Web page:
But to offer online or hybrid experiences, universities must redesign classrooms and equip them with technical solutions that enhance interactions among students, whether they are attending classes online or on campus.
Liquid learning is comprehensive, holistic and interactive.
During the COVID-19 crises, teachers around the world learned to use many powerful instructional strategies enabled by technology. Through the chat function, they could provide personalized private feedback; through polls, they could learn what students were thinking; and through breakout rooms, they could facilitate small group collaboration and peer-to-peer dialogue. They could also brainstorm ideas through whiteboards and annotation tools, share content by streaming videos, bring in students’ ideas through screen-sharing, and test students’ knowledge through online quizzes.
In a liquid learning environment, students have active and social experiences that stimulate both their cognitive and emotional development. When they’re in active learning mode, students collaborate, observe others, give and receive feedback, and reflect on their experiences; as they engage in social learning, they also foster human connections.
Active and social learning is enhanced through multicultural group assignments and discussions, individual study projects, multimedia cases, simulations, learning games, labs, role-playing exercises, presentations, networking events, discussion forums, debates, peer evaluation and feedback, and gamification techniques that engage the learners. Through active and social learning, students gain a deep understanding of concepts and boost both short- and long-term recall. They acquire knowledge, develop skills, and change mindsets.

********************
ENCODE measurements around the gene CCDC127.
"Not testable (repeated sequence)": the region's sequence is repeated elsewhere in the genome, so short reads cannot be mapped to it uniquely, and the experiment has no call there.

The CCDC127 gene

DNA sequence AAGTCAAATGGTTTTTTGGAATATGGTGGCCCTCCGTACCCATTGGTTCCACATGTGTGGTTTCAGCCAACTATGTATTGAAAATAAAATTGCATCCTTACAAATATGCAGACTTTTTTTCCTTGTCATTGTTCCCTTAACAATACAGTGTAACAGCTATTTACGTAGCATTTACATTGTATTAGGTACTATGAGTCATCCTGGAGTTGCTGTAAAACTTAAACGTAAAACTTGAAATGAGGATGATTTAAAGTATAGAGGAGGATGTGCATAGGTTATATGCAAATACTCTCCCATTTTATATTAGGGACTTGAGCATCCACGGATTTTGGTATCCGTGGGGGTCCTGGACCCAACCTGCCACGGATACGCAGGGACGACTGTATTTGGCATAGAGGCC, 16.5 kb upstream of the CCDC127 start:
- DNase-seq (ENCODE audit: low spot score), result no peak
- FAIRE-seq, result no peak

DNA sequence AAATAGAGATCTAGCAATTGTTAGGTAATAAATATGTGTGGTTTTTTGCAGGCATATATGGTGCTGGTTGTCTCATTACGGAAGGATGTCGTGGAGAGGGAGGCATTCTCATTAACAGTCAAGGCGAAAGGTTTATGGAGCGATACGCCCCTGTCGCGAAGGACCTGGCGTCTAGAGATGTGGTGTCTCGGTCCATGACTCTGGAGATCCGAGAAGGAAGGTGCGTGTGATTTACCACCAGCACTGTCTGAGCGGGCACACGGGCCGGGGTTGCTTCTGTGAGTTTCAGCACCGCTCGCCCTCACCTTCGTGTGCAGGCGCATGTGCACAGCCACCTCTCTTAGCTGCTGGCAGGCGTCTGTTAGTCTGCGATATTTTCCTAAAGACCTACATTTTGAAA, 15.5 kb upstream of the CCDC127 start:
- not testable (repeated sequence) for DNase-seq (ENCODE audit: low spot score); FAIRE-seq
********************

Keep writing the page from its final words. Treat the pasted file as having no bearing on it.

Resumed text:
Because the real world is liquid, students need to unlearn old habits and develop new behaviors. Through evidence- and practice-based hands-on learning, students acquire specific expertise, solve problems, develop and practice skills, and create and share new knowledge. Once they’ve acquired new expertise and skills, students will be able to drive change and innovation; they will co-create knowledge and insights.
Because COVID-19 has accelerated the digitization of real-world work, students who participate in classes that include online components develop invaluable digital skills that will help them on the job. For instance, they learn to use digital platforms and work in virtual teams to collaborate and solve problems.
Today’s students can customize every aspect of their lives, from how they order coffee to how they read the news. It’s no surprise they expect to be able to personalize the way they consume education in order to meet their unique needs and aspirations. Personalization allows students to opt for learning in any place, at any time, through any pathway, at any pace of study, with any cohort, following any professor, using any technology and any type of pedagogy.
For instance, a student in Germany might enroll in an elective class in Asia that he can take online on a part-time basis. He meets with other international students in virtual classrooms where they’re taught by an adjunct professor and a CEO. He learns by doing when he undertakes to solve a real-world problem at his current job.